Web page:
Here's wishing everyone "Keong Hee Huat Chye, Seen Tei Kean Hong" (prosperity and good health in the new year)

8 Comments:

Blogger Adriene said...

gong xi fa cai to u too!

12:56 am  
Anonymous Kat said...

Keong hee huat chai to you too!! I hope you saved a more permanent copy of this post in case blogger.com ever get closed down and/or you get too old and senile to remember such details!!

Such precious memories for the kids who will probably never get to experience it.

But then again, they will have their own memories to share with their kids, eg. my parents used to actually drive cars,not fly around like you youngsters nowadays; food was actually vegetables, fish and meat those days, not the convenient little pill you get now... :lol:

1:57 am  
Blogger Min said...

I can picture it now. What in the world is "keong hee huat chye"? Must be some secret code my parents used.

Already happening in developed countries. A lot of people do not know how to deal with food that doesn't come in a package with nutrient content! Live chicken? Never seen one!

2:07 am  
Blogger Lian said...

CNY in the old days is definately more "lau juak" than now.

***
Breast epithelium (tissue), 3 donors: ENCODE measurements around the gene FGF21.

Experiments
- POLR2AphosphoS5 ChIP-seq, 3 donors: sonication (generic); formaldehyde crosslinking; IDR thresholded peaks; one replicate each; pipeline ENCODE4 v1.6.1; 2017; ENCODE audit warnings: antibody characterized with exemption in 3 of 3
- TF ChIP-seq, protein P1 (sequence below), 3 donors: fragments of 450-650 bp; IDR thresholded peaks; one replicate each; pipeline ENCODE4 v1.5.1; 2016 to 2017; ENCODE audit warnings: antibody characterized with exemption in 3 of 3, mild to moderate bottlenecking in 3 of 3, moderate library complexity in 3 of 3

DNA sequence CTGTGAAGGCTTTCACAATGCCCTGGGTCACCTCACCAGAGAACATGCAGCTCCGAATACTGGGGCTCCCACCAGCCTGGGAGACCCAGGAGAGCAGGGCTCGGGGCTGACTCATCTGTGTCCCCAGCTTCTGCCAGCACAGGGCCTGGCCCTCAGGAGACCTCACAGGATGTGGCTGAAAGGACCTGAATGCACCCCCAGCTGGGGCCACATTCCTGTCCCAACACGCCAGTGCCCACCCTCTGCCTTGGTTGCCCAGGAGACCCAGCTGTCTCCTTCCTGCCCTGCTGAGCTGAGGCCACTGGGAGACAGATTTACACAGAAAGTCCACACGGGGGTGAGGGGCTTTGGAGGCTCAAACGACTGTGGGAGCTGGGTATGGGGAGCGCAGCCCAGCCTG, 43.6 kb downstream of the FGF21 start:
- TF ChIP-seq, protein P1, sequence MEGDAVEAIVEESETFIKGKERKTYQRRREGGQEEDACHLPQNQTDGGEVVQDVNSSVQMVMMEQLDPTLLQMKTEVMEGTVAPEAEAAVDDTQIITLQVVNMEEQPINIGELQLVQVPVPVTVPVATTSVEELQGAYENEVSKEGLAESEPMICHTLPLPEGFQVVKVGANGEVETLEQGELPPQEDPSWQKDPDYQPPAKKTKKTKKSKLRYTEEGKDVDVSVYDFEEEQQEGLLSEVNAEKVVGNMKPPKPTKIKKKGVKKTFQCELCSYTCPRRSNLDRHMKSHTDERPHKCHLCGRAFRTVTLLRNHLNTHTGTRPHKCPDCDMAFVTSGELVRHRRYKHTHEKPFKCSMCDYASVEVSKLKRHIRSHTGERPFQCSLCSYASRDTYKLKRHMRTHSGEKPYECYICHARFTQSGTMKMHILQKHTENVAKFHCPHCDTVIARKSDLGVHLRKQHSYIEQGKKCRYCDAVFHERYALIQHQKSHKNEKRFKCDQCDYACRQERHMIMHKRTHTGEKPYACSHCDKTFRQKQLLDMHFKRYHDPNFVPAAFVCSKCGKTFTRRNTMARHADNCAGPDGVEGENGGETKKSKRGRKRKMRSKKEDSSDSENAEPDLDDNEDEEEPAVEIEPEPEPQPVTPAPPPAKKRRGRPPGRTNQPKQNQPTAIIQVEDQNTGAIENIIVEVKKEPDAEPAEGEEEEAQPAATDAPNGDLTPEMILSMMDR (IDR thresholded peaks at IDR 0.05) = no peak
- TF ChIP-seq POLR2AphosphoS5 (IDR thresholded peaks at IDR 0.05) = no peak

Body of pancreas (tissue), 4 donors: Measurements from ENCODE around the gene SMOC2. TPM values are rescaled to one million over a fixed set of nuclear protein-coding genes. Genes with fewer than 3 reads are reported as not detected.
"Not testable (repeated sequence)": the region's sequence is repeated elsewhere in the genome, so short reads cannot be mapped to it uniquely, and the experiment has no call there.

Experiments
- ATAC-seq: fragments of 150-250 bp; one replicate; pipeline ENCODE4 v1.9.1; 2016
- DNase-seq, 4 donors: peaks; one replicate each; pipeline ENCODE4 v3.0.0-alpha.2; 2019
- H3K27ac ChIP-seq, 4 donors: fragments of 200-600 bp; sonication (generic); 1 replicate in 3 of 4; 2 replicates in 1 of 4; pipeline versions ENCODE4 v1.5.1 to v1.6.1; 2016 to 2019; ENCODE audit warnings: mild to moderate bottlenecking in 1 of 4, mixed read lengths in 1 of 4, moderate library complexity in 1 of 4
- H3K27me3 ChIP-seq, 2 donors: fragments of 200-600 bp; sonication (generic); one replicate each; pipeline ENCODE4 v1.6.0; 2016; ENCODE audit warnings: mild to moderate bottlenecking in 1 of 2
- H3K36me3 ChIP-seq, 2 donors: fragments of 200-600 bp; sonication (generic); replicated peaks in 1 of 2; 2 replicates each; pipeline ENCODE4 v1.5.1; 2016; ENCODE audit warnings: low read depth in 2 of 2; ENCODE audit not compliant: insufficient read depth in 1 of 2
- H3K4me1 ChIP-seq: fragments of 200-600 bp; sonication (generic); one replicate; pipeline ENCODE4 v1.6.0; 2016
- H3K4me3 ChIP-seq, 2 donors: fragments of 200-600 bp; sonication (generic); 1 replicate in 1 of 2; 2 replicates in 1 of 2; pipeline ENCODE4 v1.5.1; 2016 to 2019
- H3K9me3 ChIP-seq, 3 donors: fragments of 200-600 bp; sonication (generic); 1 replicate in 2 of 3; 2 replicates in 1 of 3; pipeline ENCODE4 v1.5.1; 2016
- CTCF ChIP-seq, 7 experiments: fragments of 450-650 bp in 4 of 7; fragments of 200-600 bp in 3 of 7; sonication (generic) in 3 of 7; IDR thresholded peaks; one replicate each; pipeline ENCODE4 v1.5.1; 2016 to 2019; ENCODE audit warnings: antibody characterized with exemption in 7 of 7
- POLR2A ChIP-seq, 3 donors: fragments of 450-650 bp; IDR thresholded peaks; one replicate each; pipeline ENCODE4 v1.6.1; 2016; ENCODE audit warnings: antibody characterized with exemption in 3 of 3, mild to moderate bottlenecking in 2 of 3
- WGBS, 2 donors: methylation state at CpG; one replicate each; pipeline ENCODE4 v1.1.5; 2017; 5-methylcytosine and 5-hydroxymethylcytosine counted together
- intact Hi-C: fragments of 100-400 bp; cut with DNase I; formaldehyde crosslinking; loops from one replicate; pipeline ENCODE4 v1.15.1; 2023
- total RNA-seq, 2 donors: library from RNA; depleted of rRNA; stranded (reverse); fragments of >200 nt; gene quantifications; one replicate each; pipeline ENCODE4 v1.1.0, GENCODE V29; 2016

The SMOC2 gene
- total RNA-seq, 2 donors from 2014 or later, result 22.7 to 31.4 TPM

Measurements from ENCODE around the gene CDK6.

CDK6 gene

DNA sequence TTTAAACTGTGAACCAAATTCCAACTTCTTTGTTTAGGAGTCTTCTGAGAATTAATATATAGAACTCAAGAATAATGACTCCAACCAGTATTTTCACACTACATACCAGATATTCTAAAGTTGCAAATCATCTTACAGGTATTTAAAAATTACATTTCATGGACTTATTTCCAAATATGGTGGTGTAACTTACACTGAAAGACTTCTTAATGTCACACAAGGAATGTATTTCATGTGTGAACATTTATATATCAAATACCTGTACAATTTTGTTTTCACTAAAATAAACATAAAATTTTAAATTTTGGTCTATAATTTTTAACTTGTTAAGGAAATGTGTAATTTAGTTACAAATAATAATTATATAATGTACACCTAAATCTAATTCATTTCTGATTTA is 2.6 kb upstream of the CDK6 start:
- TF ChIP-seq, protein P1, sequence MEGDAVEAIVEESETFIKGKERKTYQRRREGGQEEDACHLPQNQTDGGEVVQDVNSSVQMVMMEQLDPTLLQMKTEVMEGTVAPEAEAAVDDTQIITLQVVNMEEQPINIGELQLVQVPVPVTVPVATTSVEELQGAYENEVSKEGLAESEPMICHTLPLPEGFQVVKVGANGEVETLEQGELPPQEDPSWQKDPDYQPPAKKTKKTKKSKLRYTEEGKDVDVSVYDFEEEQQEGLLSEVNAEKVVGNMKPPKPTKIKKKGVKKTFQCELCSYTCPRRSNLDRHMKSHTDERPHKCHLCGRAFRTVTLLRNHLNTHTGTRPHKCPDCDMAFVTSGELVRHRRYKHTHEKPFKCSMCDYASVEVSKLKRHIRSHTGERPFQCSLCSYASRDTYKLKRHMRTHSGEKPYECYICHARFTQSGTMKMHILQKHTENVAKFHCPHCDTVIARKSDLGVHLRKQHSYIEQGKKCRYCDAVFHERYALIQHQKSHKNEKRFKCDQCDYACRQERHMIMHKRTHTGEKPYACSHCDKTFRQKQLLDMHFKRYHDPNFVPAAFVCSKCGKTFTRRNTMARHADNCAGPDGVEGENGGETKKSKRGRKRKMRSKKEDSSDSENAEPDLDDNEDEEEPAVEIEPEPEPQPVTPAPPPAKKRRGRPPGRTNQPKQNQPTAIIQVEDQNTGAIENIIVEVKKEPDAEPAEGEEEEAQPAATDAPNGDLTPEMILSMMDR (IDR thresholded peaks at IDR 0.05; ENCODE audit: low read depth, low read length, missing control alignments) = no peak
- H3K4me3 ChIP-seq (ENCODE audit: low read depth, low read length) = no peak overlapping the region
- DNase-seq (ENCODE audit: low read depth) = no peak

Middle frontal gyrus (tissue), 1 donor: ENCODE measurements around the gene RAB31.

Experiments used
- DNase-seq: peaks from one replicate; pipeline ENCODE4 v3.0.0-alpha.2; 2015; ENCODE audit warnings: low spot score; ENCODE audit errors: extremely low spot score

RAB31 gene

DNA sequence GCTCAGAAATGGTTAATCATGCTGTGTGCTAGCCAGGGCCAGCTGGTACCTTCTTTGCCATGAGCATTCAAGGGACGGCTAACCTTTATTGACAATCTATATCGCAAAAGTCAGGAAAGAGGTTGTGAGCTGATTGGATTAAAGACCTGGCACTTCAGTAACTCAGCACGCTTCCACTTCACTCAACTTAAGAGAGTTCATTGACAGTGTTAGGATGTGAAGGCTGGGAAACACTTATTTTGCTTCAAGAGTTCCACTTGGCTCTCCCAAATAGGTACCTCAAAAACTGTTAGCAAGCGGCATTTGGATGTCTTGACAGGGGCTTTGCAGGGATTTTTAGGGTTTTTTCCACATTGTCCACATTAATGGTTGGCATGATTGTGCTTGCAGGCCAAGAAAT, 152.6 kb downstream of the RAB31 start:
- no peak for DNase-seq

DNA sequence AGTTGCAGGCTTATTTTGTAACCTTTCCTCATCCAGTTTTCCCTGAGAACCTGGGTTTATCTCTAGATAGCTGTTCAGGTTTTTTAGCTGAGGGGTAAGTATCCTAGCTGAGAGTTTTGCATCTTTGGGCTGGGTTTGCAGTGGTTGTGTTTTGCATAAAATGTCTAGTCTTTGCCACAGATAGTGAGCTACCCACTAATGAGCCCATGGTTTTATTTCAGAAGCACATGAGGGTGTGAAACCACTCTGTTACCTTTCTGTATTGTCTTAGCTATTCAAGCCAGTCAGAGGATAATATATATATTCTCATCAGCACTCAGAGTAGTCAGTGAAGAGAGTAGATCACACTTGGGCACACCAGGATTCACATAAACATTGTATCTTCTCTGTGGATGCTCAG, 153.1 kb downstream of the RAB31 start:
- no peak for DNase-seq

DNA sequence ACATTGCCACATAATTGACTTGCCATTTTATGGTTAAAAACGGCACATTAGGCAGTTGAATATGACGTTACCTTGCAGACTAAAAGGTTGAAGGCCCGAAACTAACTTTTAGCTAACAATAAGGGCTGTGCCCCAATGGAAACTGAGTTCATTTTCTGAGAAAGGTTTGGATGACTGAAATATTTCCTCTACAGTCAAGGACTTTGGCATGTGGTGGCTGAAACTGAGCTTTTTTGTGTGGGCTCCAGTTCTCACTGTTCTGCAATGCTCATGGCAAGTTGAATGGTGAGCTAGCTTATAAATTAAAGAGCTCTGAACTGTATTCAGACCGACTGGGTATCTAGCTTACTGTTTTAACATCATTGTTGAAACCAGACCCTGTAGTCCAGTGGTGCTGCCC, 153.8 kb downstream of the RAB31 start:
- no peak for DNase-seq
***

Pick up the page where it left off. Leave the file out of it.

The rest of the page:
Looks like you will be very very busy. As for me I don't bother so much decorating my home. CNY is usually up in BM, everything already done by MIL - food, bak kua, kuih etc.... Fireworks provided by the neighbour whom my daughter has made good friends with since our last trip.
Anyway, good luck and Keong Hee Huat Chai!

10:20 am  
Blogger Min said...

Lian, there is something about "balik kampung" to celebrate which is different from being in KL. I've never known not to go out of town for CNY until I was in my 30's. Something about the madness of packing, making sure everything is in place and getting into the car for the long drive back to "kampung". Then once we're there, have to bring all the stuff down from the car (with kids it always look like we've moved everything including the kitchen sink). I remember my parents used to pack our pillows, bolster and bedsheets too. We would sleep wherever there is space. Usually one family per room. A bit like camping but not under the stars lor. Fun leh! Have fun in BM!

1:01 pm  
Anonymous Anonymous said...

Gong Xi Fa Cai to you too. Btw, your 'mat-foong-tau' looks mouth watering delicious, kind enough to spare the recipe?

11:51 am  
Anonymous a&a'smom said...

HAPPY CNY tO YOU & FAMILY! Wow, the sounds delish! Can I come over ah?

5:10 pm  
Blogger Min said...

Anonymous, the maat-foong-tau actually tasted pretty decent but oily. I may not prepared it correctly. When I've fine-tuned it, I'll post up the recipe.

a&a'smom, you want to come over? Sure! *rolls out red carpet*

10:02 pm